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#559: Beware of the Duct Tape Consultant

Posted By Mark Haas CMC FIMC, Thursday, May 5, 2011
Updated: Thursday, May 5, 2011
As consultants we advise our clients to develop streamlined, repeatable processes where possible. As consultants, we pride ourselves on providing customized solutions for each of our client needs. Isn't this a bit hypocritical?

Well, that's a loaded question, but you do have a point worth exploring. First, recommending streamlining of a process makes sense if it provides the outputs and outcomes a client wants for their process or service at the appropriate efficiency and cost. There is nothing wrong with developing efficient, repeatable processes if this is what is needed.

Alternatively, customized solutions are appropriate where there is a highly variable environment, a high degree of freedom in the solution, and limited rules governing the conditions under which you can develop the solution. There is a continuum between a totally customized solution (assuming the client judges it worthy of time and budget) and a cut and paste solution resurrected from one of your prior clients. Every consultant owes every client the respect of thoroughly evaluating needs and presenting alternative approaches to solve the problem at hand.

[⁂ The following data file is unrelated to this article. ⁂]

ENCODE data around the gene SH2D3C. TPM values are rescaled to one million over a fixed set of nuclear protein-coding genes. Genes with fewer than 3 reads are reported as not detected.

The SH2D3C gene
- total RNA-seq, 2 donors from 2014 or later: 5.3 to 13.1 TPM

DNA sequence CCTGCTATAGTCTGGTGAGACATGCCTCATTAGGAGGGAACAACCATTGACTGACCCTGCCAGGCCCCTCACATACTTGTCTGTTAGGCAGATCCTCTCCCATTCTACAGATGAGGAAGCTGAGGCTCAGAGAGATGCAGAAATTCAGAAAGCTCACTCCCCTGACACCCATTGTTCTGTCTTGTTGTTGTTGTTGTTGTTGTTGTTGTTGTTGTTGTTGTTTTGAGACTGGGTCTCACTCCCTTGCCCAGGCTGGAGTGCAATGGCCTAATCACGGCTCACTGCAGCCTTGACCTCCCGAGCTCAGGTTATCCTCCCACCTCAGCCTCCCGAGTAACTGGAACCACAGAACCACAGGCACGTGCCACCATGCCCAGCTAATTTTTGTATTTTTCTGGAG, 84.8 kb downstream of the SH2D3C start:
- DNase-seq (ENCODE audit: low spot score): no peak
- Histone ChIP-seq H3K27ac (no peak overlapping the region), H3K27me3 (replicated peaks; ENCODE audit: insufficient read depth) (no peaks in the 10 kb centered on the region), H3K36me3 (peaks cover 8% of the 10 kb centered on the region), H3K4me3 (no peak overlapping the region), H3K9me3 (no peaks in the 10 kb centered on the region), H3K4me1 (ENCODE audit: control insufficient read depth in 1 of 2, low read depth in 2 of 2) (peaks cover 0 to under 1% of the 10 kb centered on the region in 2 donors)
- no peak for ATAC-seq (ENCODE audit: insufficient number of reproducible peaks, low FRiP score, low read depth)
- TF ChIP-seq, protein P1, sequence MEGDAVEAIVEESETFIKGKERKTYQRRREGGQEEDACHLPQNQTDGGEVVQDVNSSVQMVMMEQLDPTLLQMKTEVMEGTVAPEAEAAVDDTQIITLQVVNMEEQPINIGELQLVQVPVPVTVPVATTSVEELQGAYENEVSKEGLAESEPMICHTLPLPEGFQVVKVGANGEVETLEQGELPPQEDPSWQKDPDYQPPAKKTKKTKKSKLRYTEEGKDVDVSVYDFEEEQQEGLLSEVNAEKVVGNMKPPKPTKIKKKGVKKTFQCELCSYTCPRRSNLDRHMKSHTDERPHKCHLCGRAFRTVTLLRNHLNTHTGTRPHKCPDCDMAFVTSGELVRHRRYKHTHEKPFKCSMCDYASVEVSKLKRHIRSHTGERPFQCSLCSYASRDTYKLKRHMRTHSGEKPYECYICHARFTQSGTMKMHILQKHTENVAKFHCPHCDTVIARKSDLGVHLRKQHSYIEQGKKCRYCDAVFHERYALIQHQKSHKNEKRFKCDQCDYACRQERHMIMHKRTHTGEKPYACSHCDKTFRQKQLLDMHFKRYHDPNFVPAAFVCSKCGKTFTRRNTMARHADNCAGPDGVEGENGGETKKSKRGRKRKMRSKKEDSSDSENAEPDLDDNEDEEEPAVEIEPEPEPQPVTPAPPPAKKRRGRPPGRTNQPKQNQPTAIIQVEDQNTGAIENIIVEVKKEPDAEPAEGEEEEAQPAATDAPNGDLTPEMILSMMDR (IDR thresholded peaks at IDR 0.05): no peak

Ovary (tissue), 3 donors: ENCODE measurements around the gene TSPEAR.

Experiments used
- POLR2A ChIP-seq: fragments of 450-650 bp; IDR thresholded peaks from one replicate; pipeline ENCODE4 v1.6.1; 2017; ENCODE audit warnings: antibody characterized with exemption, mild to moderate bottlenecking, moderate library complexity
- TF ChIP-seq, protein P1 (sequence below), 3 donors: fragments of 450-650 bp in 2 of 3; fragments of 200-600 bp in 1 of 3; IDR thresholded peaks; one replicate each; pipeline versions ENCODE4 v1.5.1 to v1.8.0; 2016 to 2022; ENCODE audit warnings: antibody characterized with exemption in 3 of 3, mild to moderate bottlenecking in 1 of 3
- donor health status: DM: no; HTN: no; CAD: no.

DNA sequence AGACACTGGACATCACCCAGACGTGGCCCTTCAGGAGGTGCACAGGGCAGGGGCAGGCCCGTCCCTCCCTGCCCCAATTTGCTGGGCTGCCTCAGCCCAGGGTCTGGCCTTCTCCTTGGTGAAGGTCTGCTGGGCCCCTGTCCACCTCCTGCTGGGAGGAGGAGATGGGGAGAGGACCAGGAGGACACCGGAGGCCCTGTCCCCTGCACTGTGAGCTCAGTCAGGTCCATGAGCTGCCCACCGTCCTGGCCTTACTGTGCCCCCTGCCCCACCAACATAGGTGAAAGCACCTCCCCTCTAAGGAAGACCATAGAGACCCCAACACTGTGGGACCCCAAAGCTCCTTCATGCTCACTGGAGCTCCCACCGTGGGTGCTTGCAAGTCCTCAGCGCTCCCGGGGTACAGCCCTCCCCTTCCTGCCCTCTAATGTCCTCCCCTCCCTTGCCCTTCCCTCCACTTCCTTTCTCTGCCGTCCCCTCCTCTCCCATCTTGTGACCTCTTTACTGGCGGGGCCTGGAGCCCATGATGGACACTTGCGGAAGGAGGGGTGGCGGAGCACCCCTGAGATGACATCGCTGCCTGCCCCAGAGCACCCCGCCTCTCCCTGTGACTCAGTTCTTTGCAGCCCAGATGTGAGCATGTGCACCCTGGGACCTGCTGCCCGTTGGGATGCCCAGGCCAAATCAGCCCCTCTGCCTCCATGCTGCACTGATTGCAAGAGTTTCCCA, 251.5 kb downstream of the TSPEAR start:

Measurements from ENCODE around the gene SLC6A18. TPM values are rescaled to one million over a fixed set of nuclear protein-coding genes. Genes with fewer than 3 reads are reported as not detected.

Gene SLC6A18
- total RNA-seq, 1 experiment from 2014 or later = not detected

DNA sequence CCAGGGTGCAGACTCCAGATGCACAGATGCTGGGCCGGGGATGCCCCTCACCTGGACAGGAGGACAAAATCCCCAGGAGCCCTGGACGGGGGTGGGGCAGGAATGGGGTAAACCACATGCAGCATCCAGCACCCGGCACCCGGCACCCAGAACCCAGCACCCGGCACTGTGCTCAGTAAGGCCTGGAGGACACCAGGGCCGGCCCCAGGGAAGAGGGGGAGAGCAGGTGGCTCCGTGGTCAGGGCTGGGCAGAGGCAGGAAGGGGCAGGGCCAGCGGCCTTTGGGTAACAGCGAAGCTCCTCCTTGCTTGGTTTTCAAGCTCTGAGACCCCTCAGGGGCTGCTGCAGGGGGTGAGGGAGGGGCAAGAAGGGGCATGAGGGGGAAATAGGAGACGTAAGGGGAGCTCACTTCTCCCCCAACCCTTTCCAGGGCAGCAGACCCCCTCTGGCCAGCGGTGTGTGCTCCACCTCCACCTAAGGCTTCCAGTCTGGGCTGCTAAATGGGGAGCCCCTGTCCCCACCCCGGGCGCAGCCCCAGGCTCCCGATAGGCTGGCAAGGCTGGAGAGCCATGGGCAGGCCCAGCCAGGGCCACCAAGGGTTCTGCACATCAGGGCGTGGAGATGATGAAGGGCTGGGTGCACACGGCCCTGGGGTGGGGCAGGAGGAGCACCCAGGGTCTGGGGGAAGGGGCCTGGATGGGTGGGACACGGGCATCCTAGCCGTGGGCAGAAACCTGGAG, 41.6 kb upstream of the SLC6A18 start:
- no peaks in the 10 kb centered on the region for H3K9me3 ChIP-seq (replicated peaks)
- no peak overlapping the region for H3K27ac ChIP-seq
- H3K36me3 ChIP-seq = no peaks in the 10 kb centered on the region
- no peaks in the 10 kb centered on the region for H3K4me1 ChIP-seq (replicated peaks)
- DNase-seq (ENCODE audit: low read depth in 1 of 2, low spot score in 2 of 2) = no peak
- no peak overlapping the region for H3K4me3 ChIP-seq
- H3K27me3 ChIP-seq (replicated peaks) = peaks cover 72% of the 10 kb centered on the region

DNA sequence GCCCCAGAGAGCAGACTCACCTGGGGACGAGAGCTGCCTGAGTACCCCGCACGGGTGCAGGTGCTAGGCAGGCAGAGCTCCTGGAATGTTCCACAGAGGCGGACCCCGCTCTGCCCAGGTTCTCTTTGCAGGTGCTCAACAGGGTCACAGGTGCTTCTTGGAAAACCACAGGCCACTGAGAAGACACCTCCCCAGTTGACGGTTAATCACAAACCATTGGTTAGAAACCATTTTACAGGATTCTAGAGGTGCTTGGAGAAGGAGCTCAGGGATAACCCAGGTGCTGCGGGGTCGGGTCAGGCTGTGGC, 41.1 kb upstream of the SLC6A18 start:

What clients don't deserve is a "duct tape" solution. Duct tape is strong, flexible, durable, and can be applied in endless ways to "solve" almost any problem. There are consultants who have a few limited tools that meet these characteristics and propose to use them for almost every problem. Like duct tape, the reason they don't solve the problem at hand is because you didn't use enough of it. If a client isn't satisfied, there are always more assessments, more interviews, more process models, more PowerPoint, more pilot studies, more benchmarking, etc. The solution is rarely satisfying in the end.

Tip: Consultants should have processes they can reuse but they need to be grounded in business and management theory and proven to work in various cultures and business conditions. Don't get a reputation of being a "duct tape" consultant who doesn't have the range of tools and experience to provide competent and appropriate solutions.

© 2011 Institute of Management Consultants USA

Tags:  client service  consulting process  consulting skills  consulting tools  engagement management  performance improvement  professionalism  reputation  your consulting practice 

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